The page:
Makuleke residents sign up for set-top boxes

Registration for government subsidised set-top boxes (STBs) in Makuleke village, which borders Mozambique, is on the rise.

Communications Minister Faith Muthambi on Friday said this was largely due to delinking TV licences as a requirement for the STBs registration process.

Minister Muthambi on Friday visited the community, where she explained to residents the benefits of digital migration. STBs are required so viewers can keep watching TV as South Africa makes the switch from analogue to digital broadcasting.

Officials from the local Saselemani Post Office processed over 100 poor TV-owning households so they can get their government subsidised STBs. Government has committed to giving free STBs to five million indigent households across the country.

In her Budget Vote last week, Minister Muthambi announced that a TV licence would no longer be a requirement for STB registration. She said she has also instructed the SABC to clean up the TV licence database in order to have accurate and reliable information on who owns a TV set in South Africa to enable proper infrastructure planning.

When she arrived at the village on Friday, Minister Muthambi visited Asnat Chauke, accompanied by the local Post Office officials, who assisted the unemployed mother of two with the registration process for a STB.

Chauke said she was unable to watch her old TV set because of the poor signal. Minister Muthambi explained the benefits of digital terrestrial television (DTT) to the Chauke.

“Digital migration will see TV viewers enjoying good picture quality and sound. Digital migration involves shifting broadcasters from analogue to digital signals, and the process is key for opening up more frequencies and faster mobile broadband services.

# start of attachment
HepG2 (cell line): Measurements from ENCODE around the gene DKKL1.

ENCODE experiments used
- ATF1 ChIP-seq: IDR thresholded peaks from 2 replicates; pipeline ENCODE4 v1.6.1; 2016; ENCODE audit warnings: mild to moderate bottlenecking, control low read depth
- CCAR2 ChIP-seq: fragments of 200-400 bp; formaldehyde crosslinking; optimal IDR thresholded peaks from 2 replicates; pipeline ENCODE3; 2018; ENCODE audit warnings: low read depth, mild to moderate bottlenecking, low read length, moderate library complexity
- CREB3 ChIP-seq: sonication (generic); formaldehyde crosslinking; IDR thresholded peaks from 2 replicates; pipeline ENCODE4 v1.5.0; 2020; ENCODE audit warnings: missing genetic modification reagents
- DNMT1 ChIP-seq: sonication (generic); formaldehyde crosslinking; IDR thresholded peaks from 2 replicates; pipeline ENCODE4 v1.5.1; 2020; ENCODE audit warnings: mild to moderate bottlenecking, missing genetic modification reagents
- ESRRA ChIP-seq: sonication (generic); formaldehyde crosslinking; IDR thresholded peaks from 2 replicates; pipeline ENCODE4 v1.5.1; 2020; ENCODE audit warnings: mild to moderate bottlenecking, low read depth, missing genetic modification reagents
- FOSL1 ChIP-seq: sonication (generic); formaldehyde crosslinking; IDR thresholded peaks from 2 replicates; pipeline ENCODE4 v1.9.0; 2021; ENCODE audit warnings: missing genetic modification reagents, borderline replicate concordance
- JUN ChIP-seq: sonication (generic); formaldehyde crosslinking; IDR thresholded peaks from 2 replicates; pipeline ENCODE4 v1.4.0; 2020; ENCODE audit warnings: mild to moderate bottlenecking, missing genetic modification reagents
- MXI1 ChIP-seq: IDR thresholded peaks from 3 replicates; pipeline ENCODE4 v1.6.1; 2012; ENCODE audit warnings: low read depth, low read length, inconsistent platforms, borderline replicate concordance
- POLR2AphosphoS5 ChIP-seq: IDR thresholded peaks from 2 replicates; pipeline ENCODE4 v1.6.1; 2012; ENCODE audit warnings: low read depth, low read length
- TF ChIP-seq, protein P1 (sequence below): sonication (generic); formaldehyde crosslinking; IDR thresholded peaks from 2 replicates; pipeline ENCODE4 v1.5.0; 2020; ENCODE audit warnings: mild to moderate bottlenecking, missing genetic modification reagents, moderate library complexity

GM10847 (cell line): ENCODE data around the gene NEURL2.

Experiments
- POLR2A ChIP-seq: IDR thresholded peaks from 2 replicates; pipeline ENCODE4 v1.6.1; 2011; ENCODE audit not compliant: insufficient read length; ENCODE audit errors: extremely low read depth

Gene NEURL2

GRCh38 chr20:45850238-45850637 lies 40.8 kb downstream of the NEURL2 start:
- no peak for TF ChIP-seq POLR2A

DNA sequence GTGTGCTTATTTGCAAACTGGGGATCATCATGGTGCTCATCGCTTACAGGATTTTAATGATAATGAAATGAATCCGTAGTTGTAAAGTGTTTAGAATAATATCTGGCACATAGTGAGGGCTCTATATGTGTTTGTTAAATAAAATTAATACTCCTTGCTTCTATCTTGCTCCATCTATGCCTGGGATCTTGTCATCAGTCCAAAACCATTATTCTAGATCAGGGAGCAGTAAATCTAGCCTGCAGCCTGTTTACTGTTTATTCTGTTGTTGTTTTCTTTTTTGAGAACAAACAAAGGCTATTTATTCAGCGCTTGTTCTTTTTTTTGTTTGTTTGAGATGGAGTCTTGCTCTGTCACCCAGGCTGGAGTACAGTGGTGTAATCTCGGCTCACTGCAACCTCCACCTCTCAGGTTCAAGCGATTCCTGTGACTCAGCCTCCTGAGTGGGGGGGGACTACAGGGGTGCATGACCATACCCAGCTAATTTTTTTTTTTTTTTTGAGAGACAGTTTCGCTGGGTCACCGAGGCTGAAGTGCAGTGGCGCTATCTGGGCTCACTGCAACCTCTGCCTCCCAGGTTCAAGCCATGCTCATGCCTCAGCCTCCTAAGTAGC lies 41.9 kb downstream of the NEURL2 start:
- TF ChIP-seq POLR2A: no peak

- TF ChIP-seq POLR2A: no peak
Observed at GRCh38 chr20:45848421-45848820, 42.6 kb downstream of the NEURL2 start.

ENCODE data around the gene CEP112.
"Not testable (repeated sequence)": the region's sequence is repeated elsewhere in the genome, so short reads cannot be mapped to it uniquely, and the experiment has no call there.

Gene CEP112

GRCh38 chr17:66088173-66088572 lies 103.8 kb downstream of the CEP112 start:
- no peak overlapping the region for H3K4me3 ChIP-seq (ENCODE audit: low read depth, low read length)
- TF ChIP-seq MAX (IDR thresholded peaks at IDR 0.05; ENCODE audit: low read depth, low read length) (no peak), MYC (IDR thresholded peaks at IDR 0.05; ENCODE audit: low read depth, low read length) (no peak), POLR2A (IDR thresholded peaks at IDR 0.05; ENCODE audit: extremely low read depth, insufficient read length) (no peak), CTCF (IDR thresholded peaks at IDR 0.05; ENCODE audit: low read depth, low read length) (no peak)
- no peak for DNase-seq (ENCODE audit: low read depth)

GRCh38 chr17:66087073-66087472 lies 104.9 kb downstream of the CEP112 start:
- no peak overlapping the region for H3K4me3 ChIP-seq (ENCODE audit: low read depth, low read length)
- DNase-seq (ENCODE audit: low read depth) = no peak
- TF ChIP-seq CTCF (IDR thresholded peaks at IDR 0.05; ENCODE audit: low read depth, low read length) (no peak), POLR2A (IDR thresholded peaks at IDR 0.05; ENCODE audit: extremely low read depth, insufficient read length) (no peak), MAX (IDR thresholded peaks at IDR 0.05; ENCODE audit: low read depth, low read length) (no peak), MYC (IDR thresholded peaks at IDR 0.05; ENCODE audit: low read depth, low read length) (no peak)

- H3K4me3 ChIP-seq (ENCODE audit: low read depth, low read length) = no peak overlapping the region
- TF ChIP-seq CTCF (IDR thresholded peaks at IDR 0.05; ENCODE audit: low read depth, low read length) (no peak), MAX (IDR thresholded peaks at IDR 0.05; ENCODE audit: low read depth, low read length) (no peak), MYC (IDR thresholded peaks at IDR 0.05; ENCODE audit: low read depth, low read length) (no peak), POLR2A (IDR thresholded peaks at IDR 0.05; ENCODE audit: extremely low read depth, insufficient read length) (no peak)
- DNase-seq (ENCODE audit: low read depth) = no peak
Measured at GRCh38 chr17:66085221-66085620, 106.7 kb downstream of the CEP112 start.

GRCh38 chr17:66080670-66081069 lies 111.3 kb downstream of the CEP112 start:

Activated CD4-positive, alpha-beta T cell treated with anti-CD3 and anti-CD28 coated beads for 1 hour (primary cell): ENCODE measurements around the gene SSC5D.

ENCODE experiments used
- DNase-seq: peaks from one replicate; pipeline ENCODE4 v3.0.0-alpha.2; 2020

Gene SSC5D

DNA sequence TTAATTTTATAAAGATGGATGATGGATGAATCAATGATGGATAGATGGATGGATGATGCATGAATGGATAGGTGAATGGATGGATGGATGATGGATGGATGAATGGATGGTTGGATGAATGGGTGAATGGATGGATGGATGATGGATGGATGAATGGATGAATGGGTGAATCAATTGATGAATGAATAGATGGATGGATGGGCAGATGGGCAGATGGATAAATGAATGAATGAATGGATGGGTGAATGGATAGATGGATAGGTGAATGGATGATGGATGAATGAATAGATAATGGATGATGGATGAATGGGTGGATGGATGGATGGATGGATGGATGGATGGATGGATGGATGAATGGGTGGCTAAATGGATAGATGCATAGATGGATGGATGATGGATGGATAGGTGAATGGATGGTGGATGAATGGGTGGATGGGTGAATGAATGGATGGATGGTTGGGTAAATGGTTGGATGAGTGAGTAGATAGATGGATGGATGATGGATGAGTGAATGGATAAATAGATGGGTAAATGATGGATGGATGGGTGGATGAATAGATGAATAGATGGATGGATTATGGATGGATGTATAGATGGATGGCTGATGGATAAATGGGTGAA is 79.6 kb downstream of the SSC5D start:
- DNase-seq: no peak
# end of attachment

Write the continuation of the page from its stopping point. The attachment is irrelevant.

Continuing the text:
“Once you receive the STB, you will enjoy crystal clear pictures and quality sound,” she said.

Chauke said she could not wait to get the STB installed in her house. “I can’t wait for government to install the STB so that I can also enjoy watching clear pictures like other South Africans”

She thanked government for ensuring that no South African will get left behind in the digital migration.

Minister Muthambi also visited Evelina Hlungwani, who is also unable to watch her TV because of the poor signal, despite having an outdoor TV aerial.

The Minister then went to the local sport ground, where she educated thousands of local residents about the campaign to roll out DTT.

“We indicated as government that we are going to prioritise the border-lying areas in order to protect the array and the country from radio signal interference, hence we are here with our public awareness campaign to inform residents that DTT is a reality and is around the corner.

“The world is going through a television revolution of migrating from analogue to digital broadcasting. Digital broadcasting technology is superior to analogue broadcasting technology with the latter slowly being phased out worldwide.

“One of the benefits that comes with DTT is that we will now have more television channels. Oe way of tackling unemployment in the area is to get more women and young people to generate more local content for those new channels,” she said.

Source: Government Communication and information System